For a list of Washington exemptions, please see below. Federal law also sets forth a list of broad exemptions that can be used instead of the Washington State Law exemptions. 11 U.S.C. §522. Often only a portion of the goods or property of debtor are exempt. Examples of exempt assets are:
At the end of the Chapter 7 bankruptcy proceeding the debtor receives a discharge from his or her debts that remain unpaid after the sale of the nonexempt assets. A discharge means that the debtor no longer has to pay the remaining debts listed in the bankruptcy schedules (with certain exceptions). . 11 U.S.C. §727. Once the debts are discharged the debtor has a fresh start. Some debts are not dischargeable. These can include, but are not limited to: spousal maintenance and child support, certain taxes, claims of creditors not notified of the bankruptcy, fines, and most student loans. Debts, which arose from theft, misrepresentation or fraud, are non-dischargeable, as are some debts were incurred right before the debtor files for bankruptcy. 11 U.S.C. § 523. Also, secured debts on collateral like cars and a house will survive the bankruptcy if the debtor keeps the collateral.
What is a Chapter 13 bankruptcy?
This type of bankruptcy is often called "reorganization" or a "wage earner plan". To qualify for a Chapter 13 bankruptcy preceding a debtor must have a regular source of income and debts below a certain amount 11 § U.S.C. 109(e). In a Chapter 13 proceeding the debtor proposes a bankruptcy plan to the court that sets aside a certain portion of the debtor's disposable income to pay his or her creditors. 11 U.S.C. § 1325. This plan is carried out under the supervision of the court. Chapter 13 proceedings are often helpful in mortgage foreclosure situations where the debtor wants to keep his or her house and needs time to catch up on payments in default. Chapter 13 is also helpful in situations where the debtor has significant traffic tickets and fines and has had his or her driver's license suspended.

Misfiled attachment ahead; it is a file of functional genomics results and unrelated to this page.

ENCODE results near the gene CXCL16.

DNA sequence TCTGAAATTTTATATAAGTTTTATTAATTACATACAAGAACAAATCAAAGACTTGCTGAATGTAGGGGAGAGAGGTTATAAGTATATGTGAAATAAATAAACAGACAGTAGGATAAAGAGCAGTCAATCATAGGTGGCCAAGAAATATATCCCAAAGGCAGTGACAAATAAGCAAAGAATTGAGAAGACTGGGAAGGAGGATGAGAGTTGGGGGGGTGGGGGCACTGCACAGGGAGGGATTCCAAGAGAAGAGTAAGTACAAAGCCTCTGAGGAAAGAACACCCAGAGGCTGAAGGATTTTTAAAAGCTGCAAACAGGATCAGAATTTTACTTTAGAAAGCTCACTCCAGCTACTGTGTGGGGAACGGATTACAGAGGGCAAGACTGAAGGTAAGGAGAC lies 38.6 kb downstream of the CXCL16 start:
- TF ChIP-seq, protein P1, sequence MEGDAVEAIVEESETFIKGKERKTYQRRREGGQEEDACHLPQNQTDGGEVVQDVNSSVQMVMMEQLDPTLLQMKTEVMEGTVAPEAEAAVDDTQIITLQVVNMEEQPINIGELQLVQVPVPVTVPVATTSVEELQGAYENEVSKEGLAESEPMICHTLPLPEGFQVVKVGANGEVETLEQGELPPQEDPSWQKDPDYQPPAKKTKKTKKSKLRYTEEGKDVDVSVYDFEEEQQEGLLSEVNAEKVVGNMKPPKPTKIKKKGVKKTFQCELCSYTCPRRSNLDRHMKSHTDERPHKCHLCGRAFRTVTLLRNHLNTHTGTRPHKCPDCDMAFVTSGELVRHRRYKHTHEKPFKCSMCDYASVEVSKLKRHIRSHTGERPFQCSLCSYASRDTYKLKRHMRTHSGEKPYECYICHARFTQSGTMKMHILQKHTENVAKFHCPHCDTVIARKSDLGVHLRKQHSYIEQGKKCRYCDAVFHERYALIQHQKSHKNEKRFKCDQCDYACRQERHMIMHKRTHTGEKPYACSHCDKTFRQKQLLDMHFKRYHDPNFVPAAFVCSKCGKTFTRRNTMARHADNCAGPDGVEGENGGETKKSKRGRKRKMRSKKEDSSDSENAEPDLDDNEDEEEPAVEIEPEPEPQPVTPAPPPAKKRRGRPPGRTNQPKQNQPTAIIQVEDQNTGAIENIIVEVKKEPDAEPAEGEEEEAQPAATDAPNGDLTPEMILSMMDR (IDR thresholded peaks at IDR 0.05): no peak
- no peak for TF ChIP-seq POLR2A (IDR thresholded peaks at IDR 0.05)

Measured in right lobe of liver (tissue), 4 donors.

Under a Chapter 13 bankruptcy a debtor can keep and use his or her property. At the end of a Chapter 13 proceeding, if the debtor has fully complied with the plan, the remaining debts are discharged (with some exceptions like child support, student loans and certain secured debts). A Chapter 13 plan generally lasts between 36 to 60 months, depending on the amount of debt that is being repaid in the Plan.
What other type of relief is available in bankruptcy?
Once a bankruptcy is filed a debtor obtains an automatic stay. An automatic stay stops any actions creditors may be trying to take against the debtor's property. 11 U.S.C. §§ 362. This may include stopping such actions as: evictions, garnishment, repossessions, utility shutoffs, or foreclosures.
The duration of the automatic stay varies depending on the individual circumstances of each debtor. Creditors can file a motion for relief from stay. F.R.B.P 4001(a), 9014. Creditors can seek to have the automatic stay lifted so that they may continue to take the debtor's property through eviction, repossession, garnishment, utility shut-off, or foreclosure. Only the court can grant a creditor relief from the automatic stay following a court hearing.
Washington Exemptions (Current as of 11/1/02)
Each entry lists the type of property and the amount of exemption, followed by the statute creating the exemption